The ongoing series opened one new window after another into how some of Dylan’s best-known work grew from sketches of songs into final tracks.
In 2016, Dylan announced the sale of his personal archives, a massive collection of memorabilia — more than 100,000 items — that none of the legions of Dylan scholars, academics and superfans even knew existed. Like most Dylan fans, Callaway was fascinated by news of this secret Dylan stash, purchased by the George Kaiser Family Foundation and Oklahoma’s University of Tulsa.
“But it was only during COVID when most people were locked down and distracted that I reached out to the Bob Dylan Center and inquired about the possibility of publishing with them. And it turned out that they were just beginning work on the book. So it was good timing and good fortune.”
Callaway says that when he learned that Rubin, his old friend, was also involved with the new book, he was thrilled.
“He was really one of the godfathers of the sale of the archive, and advised the Center on the architectural firm that was chosen [Olson Kundig] to build the Bob Dylan Center,” Callaway says of Rubin. “Plus, Bob is a very significant force himself, as an arts patron and as a cultural historian … so it just turned out that it all seemed to make sense.”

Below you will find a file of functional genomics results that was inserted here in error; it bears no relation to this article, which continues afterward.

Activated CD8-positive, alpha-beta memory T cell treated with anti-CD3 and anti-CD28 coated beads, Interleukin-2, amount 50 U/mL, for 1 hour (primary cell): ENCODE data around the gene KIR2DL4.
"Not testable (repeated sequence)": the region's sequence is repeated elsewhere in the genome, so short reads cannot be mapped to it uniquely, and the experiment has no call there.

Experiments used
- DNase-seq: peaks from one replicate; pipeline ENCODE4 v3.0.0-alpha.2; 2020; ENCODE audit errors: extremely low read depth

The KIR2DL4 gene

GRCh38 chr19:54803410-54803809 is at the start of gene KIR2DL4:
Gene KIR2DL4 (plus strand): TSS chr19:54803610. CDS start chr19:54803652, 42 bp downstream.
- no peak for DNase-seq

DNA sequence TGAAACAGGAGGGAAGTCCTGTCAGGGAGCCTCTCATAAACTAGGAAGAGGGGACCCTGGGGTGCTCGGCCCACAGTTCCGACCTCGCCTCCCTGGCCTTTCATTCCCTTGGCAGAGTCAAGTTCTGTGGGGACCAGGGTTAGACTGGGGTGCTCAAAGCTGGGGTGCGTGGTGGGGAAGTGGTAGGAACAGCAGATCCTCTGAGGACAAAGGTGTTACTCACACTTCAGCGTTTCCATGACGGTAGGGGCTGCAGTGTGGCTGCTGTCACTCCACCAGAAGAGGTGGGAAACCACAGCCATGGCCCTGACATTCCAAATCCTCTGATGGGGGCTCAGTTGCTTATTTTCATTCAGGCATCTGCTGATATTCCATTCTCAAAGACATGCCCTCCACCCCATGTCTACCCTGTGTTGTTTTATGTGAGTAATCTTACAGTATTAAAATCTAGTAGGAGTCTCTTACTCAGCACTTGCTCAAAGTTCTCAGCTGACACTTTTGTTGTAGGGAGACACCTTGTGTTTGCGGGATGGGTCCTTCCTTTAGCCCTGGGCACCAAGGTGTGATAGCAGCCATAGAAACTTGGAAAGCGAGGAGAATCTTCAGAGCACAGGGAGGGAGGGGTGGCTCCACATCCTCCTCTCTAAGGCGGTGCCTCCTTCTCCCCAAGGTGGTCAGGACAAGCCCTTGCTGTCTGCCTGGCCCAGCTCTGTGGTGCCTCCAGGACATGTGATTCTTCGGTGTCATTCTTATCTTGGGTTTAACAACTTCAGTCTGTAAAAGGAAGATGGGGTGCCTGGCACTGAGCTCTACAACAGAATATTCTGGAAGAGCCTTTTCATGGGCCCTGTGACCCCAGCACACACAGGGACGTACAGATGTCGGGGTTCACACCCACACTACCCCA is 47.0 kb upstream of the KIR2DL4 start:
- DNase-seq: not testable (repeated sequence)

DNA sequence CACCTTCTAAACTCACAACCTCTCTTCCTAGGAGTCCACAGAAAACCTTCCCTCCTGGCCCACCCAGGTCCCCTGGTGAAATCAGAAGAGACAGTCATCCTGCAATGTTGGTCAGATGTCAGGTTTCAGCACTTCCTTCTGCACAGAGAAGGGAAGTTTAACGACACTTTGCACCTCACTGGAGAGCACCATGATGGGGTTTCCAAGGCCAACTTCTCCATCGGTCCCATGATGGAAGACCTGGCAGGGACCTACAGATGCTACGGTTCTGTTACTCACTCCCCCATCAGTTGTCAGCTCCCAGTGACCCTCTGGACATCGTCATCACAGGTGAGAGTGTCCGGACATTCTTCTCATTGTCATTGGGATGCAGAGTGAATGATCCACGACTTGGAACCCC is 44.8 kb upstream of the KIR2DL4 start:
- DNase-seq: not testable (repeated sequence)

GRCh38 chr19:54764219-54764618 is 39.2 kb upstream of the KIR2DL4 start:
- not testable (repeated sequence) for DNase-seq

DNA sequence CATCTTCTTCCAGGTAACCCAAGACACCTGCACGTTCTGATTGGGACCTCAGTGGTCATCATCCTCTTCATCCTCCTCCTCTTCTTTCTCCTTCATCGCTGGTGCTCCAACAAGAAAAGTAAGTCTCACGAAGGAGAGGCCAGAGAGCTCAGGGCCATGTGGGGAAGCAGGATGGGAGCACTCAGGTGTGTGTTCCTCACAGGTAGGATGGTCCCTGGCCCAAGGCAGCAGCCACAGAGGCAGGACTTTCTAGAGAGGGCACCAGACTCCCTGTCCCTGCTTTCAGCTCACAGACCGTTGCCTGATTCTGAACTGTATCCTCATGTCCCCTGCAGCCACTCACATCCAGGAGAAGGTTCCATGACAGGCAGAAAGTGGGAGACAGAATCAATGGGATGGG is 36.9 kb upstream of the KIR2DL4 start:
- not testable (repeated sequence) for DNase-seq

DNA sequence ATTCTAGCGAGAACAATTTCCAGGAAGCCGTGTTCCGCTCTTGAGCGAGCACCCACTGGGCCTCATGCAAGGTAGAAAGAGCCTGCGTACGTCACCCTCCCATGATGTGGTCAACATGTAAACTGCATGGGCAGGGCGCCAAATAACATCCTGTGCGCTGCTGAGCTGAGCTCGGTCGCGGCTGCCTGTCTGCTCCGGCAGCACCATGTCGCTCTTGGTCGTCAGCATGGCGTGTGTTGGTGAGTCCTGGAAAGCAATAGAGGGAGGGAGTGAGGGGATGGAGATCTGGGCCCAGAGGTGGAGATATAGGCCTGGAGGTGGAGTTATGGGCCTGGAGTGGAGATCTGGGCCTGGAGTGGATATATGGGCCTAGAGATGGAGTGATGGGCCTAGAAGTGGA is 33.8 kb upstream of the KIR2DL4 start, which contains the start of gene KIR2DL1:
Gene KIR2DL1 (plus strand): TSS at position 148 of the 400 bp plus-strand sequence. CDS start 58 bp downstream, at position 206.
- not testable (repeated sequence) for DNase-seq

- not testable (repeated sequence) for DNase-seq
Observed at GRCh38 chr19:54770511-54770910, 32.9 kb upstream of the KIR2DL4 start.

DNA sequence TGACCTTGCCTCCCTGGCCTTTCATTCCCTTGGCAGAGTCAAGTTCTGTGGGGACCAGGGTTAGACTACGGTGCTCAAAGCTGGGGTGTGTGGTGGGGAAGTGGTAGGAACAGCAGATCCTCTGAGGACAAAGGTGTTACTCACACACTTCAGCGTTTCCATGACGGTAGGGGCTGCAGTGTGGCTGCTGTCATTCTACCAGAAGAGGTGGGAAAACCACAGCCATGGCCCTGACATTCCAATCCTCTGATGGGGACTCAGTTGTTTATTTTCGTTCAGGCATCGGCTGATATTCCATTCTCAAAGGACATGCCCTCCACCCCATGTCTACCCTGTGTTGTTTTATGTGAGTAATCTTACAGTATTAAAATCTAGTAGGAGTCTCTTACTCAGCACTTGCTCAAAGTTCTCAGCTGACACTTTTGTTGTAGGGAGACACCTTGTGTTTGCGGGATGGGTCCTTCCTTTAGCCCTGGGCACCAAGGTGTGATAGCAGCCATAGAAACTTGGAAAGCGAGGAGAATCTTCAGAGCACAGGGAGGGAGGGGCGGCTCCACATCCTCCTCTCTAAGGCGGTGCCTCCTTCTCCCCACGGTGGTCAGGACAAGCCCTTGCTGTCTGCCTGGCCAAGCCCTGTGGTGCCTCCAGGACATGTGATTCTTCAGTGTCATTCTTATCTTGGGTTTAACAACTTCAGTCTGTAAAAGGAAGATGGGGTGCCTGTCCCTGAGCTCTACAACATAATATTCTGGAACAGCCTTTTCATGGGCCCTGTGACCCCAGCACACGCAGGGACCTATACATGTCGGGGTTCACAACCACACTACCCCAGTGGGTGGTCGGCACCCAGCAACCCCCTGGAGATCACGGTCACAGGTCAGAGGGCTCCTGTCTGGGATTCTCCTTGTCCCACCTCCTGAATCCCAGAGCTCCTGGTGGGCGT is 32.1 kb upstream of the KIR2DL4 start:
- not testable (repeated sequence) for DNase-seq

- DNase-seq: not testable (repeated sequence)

Rubin says he advised the Dylan Center founders to think differently about the design of the center.
“I think from the beginning my elevator pitch to the Tulsa people has been, ‘this is a civic project, not a tourist attraction,’ and I think the book is very much in that vein of a civic project.” He was more than pleased to host Callaway’s big book reveal.
“If you’re looking to corral the chattering classes,” Rubin says, “what better time and place than the Hamptons on the Thursday before Labor Day weekend?”
Dylan himself is no stranger to the South Fork, having rented homes on Nichols Lane and Lily Pond Lane in East Hampton in the early 1970s.
The artist wrote lyrically of those summers with his family, and of the Hamptons, in his 2004 postmodern memoir, Chronicles.
“East Hampton, which was originally settled by farmers and fishermen, was now a refuge for artists and writers and wealthy families. Not really a place but a ‘state of mind’…I started painting landscapes there,” he writes. “There was plenty to do. We had five kids and often went to the beach, boated on the bay, dug for clams, spent afternoons at a lighthouse near Montauk, went to Gardiner’s Island — hunted for Captain Kidd’s buried treasure — rode bikes, go-carts and pulled wagons — went to the movies and the outdoor markets, walked around on [Sag Harbor’s] Division Street — drove over to Springs a lot, a painter’s paradise where de Kooning had his studio.”
A behemoth of a book and a must for Dylan fans, Mixing Up the Medicine ($100) will be available at Bookhampton in East Hampton, as well as other local bookstores.
“[It] takes you right inside his creative genius, and you’ll feel as though you are there with him as he is writing,” Callaway says. “That is what this book is attempting to do.”